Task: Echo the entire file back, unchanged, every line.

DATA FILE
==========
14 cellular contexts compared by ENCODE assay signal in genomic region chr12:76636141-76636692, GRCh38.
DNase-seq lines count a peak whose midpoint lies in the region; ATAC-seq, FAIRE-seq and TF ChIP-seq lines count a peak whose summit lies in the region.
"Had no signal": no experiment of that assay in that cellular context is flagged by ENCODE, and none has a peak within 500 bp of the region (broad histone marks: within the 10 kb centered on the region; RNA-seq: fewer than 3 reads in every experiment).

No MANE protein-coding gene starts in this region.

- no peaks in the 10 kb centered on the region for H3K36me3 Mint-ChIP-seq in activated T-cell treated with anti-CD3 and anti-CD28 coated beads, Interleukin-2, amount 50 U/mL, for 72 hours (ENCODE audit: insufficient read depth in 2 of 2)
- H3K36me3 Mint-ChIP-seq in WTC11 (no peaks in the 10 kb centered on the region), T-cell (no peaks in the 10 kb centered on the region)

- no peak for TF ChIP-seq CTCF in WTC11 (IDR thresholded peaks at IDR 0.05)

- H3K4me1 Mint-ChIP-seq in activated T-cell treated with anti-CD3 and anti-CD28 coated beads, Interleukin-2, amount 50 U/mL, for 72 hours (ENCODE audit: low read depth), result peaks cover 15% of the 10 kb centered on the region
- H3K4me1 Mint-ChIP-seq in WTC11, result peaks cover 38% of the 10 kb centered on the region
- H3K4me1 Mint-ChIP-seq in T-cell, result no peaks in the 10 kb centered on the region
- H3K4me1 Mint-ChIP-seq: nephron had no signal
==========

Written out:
14 cellular contexts compared by ENCODE assay signal in genomic region chr12:76636141-76636692, GRCh38.
DNase-seq lines count a peak whose midpoint lies in the region; ATAC-seq, FAIRE-seq and TF ChIP-seq lines count a peak whose summit lies in the region.
"Had no signal": no experiment of that assay in that cellular context is flagged by ENCODE, and none has a peak within 500 bp of the region (broad histone marks: within the 10 kb centered on the region; RNA-seq: fewer than 3 reads in every experiment).

No MANE protein-coding gene starts in this region.

- no peaks in the 10 kb centered on the region for H3K36me3 Mint-ChIP-seq in activated T-cell treated with anti-CD3 and anti-CD28 coated beads, Interleukin-2, amount 50 U/mL, for 72 hours (ENCODE audit: insufficient read depth in 2 of 2)
- H3K36me3 Mint-ChIP-seq in WTC11 (no peaks in the 10 kb centered on the region), T-cell (no peaks in the 10 kb centered on the region)

- no peak for TF ChIP-seq CTCF in WTC11 (IDR thresholded peaks at IDR 0.05)

- H3K4me1 Mint-ChIP-seq in activated T-cell treated with anti-CD3 and anti-CD28 coated beads, Interleukin-2, amount 50 U/mL, for 72 hours (ENCODE audit: low read depth), result peaks cover 15% of the 10 kb centered on the region
- H3K4me1 Mint-ChIP-seq in WTC11, result peaks cover 38% of the 10 kb centered on the region
- H3K4me1 Mint-ChIP-seq in T-cell, result no peaks in the 10 kb centered on the region
- H3K4me1 Mint-ChIP-seq: nephron had no signal